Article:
depositions.2 Again, the depositions at issue were not merely investigative, and costs
associated with those depositions are recoverable - including copies of the exhibits.
Accordingly, this objection is also overruled.
Postage and Delivery Fees
Plaintiff objects to the $120.00 defendants billed for shipping and handling
depositions. Defendant argues that deposition postage and delivery expenses are
necessary, as deposition materials must be transmitted to counsel and transmission
via mail is customary. Regardless of custom or necessity, 28 U.S.C. § 1920 simply
does not authorize taxing costs for postage and delivery expenses. See Smith v. Tenet
Heathsystem SL, Inc., 436 F.3d 879, 889 (8th Cir. 2006). Therefore, the Court will
reduce the amount billed by $120.00.
Plaintiff objects to the taxation of costs for archiving transcripts and exhibits of
depositions. Defendants explain that they incurred archiving expenses after plaintiff
named them in his initial suit, dismissed them from that case without prejudice, and
then re-filed the case after achieving settlement with the other defendant. However,
archiving expenses are not recoverable under 28 U.S.C. § 1920. See Moultrie v. Penn
Aluminum Int’l, LLC, , No. 3:11-cv-500-DRH-PMF, 2014 WL 87830, at *3 (S.D. Ill. Jan.
9, 2014). The Court will disallow these costs, and reduce the amount billed by $67.50.
Videotaping, Videoconferencing, and Digital Transcripts
Plaintiff objects to copies of exhibits from the depositions of Bernard Burns, Karen
Mangels, Carol Clements, Amy Russell, Tom Weber, Keven Crawford, Kim Matthews, and
Plaintiff objects to the costs arising from the deposition of defendant’s expert,
John Luce, M.D., including $370.00 in video expenses, $25.00 for video handling,
$270.00 for videoconferencing, and $35.00 for a digital transcript. Plaintiff also objects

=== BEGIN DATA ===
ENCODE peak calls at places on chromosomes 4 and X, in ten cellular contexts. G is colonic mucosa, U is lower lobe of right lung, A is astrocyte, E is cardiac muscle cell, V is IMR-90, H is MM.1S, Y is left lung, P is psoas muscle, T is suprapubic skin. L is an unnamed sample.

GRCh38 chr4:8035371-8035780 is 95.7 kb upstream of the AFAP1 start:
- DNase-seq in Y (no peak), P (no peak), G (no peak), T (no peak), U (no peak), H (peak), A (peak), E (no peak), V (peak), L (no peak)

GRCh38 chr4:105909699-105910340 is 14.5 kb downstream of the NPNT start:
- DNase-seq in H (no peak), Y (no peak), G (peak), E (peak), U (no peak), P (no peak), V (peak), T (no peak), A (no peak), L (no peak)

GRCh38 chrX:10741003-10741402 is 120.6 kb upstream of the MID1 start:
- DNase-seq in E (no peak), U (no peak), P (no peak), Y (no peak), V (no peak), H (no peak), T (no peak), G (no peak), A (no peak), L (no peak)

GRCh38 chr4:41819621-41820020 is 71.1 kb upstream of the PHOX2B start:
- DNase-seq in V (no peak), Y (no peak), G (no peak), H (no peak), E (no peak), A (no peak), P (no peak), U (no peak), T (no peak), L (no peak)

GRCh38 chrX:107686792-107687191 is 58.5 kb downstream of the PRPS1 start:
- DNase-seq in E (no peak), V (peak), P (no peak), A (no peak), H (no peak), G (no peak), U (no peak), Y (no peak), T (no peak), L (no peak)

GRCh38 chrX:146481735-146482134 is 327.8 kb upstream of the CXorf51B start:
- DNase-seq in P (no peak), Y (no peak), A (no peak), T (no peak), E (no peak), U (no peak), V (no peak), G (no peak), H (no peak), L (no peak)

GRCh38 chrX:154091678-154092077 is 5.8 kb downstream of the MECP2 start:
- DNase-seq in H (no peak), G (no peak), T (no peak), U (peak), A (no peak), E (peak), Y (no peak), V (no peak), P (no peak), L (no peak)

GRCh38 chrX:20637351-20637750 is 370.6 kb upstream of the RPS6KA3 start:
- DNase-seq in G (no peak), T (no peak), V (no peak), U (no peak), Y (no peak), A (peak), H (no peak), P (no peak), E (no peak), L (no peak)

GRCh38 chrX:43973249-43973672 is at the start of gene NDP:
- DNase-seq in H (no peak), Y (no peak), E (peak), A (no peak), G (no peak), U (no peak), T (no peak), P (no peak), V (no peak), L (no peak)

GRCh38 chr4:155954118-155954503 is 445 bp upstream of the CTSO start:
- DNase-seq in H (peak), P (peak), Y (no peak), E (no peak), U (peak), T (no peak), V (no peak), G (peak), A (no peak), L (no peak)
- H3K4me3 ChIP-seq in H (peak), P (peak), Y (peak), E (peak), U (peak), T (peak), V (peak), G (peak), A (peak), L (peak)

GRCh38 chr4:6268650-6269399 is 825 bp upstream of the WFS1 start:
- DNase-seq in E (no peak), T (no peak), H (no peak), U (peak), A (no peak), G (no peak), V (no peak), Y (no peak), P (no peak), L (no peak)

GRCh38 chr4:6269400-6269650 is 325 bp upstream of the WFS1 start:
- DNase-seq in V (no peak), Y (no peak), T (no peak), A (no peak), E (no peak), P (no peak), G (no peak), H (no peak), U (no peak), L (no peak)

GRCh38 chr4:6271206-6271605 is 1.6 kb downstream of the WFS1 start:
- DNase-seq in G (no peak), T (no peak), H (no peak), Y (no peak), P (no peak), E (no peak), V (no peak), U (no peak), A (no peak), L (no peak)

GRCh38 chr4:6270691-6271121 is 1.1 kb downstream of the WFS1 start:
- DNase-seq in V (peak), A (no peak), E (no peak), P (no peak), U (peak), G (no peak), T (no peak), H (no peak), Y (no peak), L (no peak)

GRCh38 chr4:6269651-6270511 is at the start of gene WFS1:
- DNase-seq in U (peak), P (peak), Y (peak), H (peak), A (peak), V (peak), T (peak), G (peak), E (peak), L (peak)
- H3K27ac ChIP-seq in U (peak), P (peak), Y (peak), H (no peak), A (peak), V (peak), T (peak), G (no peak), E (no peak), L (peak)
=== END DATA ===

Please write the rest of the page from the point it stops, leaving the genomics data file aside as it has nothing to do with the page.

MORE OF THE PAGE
to the taxation of $540.00 in videoconferencing charges incurred for the deposition of
plaintiff’s expert, Charles Stratton, IV, M.D.
The Eighth Circuit has held that the cost of videotaping depositions is included
as a taxable cost under 28 U.S.C. § 1920. See Craftsmen Limousine, Inc. v. Ford
Motor Co., 579 F.3d 894, 898 (8th Cir. 2009). Plaintiff does not suggest that he
objected to the video-recording at the time of Dr. Luce’s deposition. Moreover, Dr.
Luce’s deposition was introduced and received into evidence at trial, and his testimony
was considered by the Court in reaching its findings of fact. The Court will award costs
for the video, which was necessarily obtained for use in the case. The expenses of
videoconferencing, on the other hand, are akin to travel expenses, and are not taxable.
See Sanford v. Portfolio Recovery Asscs., LLC, No. 12-cv-11526, 2013 WL 5476272,
at *3 (E.D. Mich. Oct. 2, 2013).
The Court will subtract the videoconferencing
expenses of $810.00 from the bill of costs. The expenses for video handling and digital
transcripts are also not taxable, resulting in a reduction of $60.00.
The Court has reviewed the bill of costs, and finds the listed expenses taxable
except for $120.00 for postage and delivery, $67.50 for archiving expenses, and
$870.00 for videoconferencing, video handling, and digital transcripts, for a total
reduction of $1057.50.
IT IS HEREBY ORDERED that defendants’ motion for taxation of bill of costs
[Doc. #62] is granted in part.
IT IS FURTHER ORDERED that the Clerk of Court shall tax costs in favor of
defendants and against plaintiff in the amount of $5,244.63.
CAROL E. JACKSON
UNITED STATES DISTRICT JUDGE
Dated this 24th day of July, 2014.